Thirty years ago, cancer was a black box. Researchers knew what went wrong in the body, but not how or why. The work of Robert Weinberg, professor of biology at MIT and a founding member of the Whitehead Institute for Biomedical Research, has helped researchers open that box. Weinberg discovered the first cancer-causing gene and the first tumor-suppressing gene in the early 1980s. Since then, hundreds of such genes have been discovered, and this “treasure trove,” as Weinberg calls it, has led to many new drugs. Weinberg is also helping make sense of a vast amount of complex genetic information by finding global regulators of processes common to all cancers.
Technology Review talked with Weinberg about his research into one of these basic processes. Metastasis–the spread of cancer from its initial site to other places throughout the body–is responsible for 90 percent of cancer deaths. Weinberg suggests that preventive steps, such as taking vitamins, will be key to reducing cancer deaths.
Technology Review: How does metastasis work, and how are cancer stem cells involved?
Robert Weinberg: Until recently, most people–certainly myself–believed that all the cancer cells within a tumor were essentially equivalent to each other. But over the last three or four years, there’s come increasing evidence that within solid tumors, as well as blood-born tumors, there is a hierarchy of cancer cells, with some cells being more important than others. A cancer stem cell is defined as a cell that, when plucked out of the tumor and introduced into a new host like a mouse, is able to spawn an entirely new tumor.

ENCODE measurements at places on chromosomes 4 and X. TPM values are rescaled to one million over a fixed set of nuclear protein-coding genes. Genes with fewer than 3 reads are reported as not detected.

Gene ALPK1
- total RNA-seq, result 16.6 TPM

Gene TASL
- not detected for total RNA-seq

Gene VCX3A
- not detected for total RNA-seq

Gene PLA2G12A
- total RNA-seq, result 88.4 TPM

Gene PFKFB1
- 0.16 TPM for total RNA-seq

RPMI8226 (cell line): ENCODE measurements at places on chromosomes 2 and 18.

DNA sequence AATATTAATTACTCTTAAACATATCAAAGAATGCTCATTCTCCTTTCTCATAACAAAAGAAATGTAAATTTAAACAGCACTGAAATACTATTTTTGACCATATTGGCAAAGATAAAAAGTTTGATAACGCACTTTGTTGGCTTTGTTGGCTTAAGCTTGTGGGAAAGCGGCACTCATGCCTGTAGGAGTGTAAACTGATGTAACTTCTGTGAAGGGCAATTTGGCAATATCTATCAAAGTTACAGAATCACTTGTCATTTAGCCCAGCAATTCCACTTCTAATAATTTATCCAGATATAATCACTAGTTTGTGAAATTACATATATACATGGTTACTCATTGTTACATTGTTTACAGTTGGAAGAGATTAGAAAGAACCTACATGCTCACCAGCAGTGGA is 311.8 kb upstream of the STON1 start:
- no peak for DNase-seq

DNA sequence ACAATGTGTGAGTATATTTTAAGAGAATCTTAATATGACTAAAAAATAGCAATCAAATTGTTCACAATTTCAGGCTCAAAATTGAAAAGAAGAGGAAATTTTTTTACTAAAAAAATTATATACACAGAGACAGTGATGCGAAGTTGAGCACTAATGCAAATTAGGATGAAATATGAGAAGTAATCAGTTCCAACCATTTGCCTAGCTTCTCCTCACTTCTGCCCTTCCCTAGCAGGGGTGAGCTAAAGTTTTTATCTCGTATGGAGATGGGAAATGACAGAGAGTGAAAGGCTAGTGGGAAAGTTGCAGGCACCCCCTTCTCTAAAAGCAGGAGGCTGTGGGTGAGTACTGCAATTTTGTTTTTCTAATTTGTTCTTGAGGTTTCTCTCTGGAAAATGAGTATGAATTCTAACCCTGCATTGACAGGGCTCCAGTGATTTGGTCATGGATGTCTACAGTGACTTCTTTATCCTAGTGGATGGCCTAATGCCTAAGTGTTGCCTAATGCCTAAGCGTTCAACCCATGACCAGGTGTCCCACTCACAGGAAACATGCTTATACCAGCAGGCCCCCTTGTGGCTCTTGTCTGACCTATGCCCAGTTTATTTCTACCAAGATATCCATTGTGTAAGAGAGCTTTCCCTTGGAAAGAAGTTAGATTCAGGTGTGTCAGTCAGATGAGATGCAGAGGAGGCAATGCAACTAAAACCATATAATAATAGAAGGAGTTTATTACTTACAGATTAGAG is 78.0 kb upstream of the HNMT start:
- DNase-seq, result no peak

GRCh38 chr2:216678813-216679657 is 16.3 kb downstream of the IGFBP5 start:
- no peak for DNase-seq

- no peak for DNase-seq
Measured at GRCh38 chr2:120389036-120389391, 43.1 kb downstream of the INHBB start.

Cancer cells initially invade locally in the nearby tissue. Some cancer cells are able to invade into the circulation. They are then carried to distant sites within the body, [escape from circulation,] and invade into adjacent tissue. There they are able to survive and form what’s called a micro-metastasis, which represents a tiny little colony of cancer cells which more often than not fails to develop into a tumor for a variety of reasons, not all of which we understand. On rare occasion, one of those disseminated micro-metastases may indeed figure out a way of growing into a macroscopic metastasis, and as such, it may for the first time create a life-threatening growth.
TR: What is it that allows these cells to form new tumors?
RW: It’s now increasingly apparent that one mechanism, quite possibly the dominant mechanism, involves the ability by the cancer cell to resurrect early embryonic behavioral programs. [In the embryo, these programs] normally enable different tissues to form and depend on the ability of embryonic cells to move from one site in the body to another. This movement in the embryo is superficially similar to metastasis. The way cancer cells acquire this embryonic trait of being able to move throughout the organism depends on their ability to resurrect these early embryonic behavioral programs, which they do through their ability to induce the expression of early embryonic transcription factors [proteins that control the expression of a large number of genes]. In this case, these transcription factors control groups of genes that, when turned on, allow the cancer cells to move, to become invasive, to resist programmed cell death (which otherwise threatens their existence once they leave the primary tumor), and even to release degradative enzymes that break down the [surrounding tissue that] represents an impediment to the forward march of the cancer cells.